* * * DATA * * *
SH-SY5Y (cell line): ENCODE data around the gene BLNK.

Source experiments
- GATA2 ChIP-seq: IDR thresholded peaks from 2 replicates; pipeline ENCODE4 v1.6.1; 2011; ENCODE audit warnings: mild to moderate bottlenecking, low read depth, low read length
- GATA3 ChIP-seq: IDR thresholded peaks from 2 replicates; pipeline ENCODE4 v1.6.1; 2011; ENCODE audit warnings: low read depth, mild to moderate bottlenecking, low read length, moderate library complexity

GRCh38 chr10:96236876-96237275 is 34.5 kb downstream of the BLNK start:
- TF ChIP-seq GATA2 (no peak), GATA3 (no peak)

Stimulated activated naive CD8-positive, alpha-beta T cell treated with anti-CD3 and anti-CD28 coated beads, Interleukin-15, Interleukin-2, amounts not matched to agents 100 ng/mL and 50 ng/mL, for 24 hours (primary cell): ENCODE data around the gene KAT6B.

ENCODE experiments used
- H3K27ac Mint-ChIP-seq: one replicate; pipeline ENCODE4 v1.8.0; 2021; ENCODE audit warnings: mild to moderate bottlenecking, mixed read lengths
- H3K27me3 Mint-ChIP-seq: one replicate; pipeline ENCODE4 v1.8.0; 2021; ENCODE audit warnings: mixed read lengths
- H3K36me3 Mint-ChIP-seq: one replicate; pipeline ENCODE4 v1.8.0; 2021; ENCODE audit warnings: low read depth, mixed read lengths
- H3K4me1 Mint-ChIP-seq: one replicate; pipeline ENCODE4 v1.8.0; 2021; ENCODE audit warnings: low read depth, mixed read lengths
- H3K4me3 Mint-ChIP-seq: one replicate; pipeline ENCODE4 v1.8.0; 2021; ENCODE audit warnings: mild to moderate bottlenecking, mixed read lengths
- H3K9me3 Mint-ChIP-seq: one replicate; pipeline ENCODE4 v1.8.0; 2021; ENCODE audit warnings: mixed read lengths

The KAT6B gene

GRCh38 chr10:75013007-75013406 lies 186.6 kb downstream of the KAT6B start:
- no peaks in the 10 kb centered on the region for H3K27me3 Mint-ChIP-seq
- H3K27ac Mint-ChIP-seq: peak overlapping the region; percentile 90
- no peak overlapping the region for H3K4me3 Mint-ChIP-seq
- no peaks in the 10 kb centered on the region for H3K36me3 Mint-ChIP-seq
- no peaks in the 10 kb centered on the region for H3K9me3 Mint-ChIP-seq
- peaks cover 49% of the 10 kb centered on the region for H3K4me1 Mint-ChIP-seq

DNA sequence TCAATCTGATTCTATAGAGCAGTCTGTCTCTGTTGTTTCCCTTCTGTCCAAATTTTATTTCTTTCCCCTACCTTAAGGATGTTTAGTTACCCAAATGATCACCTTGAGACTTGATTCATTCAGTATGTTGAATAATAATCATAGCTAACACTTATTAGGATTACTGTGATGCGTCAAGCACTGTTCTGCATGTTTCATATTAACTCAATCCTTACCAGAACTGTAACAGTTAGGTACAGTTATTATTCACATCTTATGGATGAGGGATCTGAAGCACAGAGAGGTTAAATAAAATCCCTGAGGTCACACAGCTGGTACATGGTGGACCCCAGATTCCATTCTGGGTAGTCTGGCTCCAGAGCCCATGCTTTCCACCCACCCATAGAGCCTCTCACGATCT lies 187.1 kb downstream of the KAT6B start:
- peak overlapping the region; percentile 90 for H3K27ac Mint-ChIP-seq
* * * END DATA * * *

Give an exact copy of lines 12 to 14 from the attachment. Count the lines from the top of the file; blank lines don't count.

- H3K4me1 Mint-ChIP-seq: one replicate; pipeline ENCODE4 v1.8.0; 2021; ENCODE audit warnings: low read depth, mixed read lengths
- H3K4me3 Mint-ChIP-seq: one replicate; pipeline ENCODE4 v1.8.0; 2021; ENCODE audit warnings: mild to moderate bottlenecking, mixed read lengths
- H3K9me3 Mint-ChIP-seq: one replicate; pipeline ENCODE4 v1.8.0; 2021; ENCODE audit warnings: mixed read lengths